Originally published in 1988, this is the first systematic account of the writings of Hungarian dissidents and former students of George Lukacs, collectively known as the 'Budapest School'. Dr. Brown demonstrates the importance of their work in contributing to a logically consistent yet realistic theory of socialist mixed economies, and genuine radical democracies. The Budapest Schoool's model of radical democracy represents a critique of both industrial capitalism and existing socialist systems, with immediate political as well as philosophical importance. Dr. Brown is particularly concerned to draw out its significance for the practical realities of political economy, and the logical implications for desirable reform of Western mixed economies.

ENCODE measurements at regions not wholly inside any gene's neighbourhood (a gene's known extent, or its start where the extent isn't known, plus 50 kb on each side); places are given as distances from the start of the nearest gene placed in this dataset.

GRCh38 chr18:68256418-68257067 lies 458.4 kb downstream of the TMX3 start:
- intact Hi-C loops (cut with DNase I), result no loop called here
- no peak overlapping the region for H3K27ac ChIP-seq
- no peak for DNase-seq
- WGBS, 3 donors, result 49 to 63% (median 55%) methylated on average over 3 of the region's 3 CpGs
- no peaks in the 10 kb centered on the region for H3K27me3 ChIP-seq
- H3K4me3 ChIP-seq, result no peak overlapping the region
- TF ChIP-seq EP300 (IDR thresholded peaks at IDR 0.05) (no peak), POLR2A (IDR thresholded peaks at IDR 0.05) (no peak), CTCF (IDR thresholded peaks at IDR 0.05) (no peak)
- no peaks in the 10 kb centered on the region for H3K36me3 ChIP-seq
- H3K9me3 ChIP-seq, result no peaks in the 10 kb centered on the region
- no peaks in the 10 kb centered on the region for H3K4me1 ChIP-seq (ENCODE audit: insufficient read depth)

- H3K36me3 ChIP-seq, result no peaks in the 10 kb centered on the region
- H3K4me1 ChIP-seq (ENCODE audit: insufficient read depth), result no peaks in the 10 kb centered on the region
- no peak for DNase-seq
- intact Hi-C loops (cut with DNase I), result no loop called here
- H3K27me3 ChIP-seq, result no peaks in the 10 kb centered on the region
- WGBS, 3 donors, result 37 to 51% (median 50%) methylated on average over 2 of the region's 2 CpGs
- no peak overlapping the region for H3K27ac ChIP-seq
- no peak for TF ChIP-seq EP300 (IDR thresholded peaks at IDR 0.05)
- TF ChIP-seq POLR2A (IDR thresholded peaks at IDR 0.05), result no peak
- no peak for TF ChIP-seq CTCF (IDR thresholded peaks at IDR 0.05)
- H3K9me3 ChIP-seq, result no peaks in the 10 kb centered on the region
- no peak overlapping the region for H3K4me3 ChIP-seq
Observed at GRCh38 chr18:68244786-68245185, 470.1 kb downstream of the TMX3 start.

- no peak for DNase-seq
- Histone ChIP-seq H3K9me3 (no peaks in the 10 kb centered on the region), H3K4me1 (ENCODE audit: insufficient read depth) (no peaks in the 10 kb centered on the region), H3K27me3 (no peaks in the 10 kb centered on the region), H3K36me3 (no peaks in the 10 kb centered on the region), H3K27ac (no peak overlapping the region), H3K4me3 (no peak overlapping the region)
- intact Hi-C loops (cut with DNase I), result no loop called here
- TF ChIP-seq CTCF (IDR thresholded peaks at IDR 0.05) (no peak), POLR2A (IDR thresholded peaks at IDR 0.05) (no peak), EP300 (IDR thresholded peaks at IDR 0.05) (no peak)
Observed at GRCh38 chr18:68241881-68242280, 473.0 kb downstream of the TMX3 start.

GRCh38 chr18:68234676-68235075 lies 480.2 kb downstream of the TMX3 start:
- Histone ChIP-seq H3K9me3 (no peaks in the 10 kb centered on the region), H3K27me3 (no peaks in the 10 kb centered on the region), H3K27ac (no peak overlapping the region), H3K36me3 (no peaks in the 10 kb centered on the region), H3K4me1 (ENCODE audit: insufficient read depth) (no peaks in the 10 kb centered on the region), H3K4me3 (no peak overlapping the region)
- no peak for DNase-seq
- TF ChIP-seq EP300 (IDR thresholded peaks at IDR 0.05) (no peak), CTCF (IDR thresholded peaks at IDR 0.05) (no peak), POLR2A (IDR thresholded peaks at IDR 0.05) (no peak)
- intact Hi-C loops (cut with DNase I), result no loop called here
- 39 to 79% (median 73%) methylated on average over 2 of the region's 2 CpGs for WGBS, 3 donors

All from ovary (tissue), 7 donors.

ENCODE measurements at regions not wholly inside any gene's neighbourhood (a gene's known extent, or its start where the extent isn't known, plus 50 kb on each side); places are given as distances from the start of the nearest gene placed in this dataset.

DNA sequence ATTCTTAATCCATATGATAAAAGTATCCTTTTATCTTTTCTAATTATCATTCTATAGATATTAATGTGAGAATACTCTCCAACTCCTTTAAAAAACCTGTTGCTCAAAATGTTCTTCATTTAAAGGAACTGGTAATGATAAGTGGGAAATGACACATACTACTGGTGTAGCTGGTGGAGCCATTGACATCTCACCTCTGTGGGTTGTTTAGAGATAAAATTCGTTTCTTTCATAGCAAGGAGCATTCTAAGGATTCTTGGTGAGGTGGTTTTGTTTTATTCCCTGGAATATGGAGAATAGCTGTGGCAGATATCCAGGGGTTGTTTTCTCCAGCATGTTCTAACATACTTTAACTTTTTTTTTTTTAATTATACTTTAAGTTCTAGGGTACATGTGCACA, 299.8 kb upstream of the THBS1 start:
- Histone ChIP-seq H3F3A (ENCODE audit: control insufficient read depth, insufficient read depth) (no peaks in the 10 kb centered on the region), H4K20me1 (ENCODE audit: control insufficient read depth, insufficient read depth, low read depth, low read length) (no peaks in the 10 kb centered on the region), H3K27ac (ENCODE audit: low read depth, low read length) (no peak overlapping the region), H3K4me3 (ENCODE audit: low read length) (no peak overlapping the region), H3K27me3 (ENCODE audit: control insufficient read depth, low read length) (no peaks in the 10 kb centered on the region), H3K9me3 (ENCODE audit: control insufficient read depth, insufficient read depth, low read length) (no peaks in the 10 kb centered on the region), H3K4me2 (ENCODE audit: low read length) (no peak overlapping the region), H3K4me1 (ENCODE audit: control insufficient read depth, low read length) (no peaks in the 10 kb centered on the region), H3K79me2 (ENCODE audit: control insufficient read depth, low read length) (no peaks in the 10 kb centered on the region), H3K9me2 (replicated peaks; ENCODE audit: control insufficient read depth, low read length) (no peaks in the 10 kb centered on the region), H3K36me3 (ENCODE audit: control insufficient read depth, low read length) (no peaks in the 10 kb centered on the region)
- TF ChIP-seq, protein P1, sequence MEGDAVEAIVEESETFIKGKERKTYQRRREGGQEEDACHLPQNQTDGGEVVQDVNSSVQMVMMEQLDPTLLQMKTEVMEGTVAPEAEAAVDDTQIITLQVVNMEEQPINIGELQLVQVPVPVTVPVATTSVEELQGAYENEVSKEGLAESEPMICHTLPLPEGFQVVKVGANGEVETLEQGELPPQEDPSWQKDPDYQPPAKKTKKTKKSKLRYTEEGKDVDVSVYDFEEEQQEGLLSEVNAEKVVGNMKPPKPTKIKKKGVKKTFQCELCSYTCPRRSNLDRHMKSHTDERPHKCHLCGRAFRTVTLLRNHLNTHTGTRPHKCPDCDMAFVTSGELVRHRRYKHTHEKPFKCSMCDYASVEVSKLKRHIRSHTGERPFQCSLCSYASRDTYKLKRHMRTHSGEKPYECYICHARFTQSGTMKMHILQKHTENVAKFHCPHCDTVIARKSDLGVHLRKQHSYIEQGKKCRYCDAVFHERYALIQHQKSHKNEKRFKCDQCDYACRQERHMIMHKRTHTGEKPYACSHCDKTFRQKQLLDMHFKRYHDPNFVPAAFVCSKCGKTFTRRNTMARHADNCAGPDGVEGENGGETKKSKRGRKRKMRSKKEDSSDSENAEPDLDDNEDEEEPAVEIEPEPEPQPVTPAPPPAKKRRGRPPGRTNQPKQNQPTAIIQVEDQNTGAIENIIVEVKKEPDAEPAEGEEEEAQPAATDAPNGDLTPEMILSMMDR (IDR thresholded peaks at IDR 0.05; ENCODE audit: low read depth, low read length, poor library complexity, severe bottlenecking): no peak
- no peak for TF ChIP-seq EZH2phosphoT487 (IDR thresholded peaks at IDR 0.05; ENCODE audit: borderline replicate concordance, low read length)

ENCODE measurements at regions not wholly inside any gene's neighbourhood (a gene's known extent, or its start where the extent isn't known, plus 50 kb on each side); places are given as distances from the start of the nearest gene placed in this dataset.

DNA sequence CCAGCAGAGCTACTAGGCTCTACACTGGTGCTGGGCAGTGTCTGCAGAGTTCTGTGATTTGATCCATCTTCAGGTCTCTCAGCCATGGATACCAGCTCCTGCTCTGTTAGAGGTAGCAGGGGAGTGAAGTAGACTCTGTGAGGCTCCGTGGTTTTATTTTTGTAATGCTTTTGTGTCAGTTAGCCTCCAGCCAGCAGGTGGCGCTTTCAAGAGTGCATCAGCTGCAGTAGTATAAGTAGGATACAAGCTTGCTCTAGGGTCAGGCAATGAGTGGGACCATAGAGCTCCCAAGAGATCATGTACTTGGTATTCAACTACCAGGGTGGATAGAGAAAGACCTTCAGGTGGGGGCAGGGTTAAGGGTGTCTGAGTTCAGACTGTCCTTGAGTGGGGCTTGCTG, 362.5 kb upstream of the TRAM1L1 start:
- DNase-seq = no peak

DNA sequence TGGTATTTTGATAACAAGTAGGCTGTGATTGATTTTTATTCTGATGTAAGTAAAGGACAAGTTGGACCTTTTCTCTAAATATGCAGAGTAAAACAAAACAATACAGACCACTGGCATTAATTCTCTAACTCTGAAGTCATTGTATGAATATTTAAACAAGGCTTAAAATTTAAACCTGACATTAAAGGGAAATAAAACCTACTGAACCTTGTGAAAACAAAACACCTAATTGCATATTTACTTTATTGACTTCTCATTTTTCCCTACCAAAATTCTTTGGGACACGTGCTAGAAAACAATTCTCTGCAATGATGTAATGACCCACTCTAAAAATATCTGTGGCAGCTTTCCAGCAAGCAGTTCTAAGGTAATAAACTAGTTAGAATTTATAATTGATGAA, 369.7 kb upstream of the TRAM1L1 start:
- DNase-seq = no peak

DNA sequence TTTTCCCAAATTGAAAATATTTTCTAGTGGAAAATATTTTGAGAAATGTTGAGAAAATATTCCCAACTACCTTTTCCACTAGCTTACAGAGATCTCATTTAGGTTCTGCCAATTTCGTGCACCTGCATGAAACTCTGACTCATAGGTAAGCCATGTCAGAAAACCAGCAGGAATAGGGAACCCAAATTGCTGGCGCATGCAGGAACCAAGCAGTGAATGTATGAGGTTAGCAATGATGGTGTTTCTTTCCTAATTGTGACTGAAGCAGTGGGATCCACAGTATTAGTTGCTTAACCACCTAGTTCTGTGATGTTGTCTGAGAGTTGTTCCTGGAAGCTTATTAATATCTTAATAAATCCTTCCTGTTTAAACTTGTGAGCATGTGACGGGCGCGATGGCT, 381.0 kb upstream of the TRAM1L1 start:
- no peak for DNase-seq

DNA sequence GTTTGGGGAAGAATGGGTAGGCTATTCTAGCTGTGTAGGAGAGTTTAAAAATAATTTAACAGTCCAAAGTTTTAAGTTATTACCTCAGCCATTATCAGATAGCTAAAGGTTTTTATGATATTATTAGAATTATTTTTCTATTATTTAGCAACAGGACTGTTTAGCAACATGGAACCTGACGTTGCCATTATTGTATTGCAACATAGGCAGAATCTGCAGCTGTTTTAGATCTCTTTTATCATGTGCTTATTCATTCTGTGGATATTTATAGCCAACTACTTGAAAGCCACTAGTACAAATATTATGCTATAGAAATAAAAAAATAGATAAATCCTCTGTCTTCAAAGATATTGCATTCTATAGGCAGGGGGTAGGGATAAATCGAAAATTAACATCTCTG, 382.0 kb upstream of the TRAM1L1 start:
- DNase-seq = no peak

Table of Contents
1. The philosophical foundation of the Budapest school 2. A neo-marxian conception of industrial capitalism 3. Implications of the Budapest school's view of capitalism 4. A neo-marxian conception of existing socialism 5. Radical democracy : the alternative 6. Defence of the mixed economy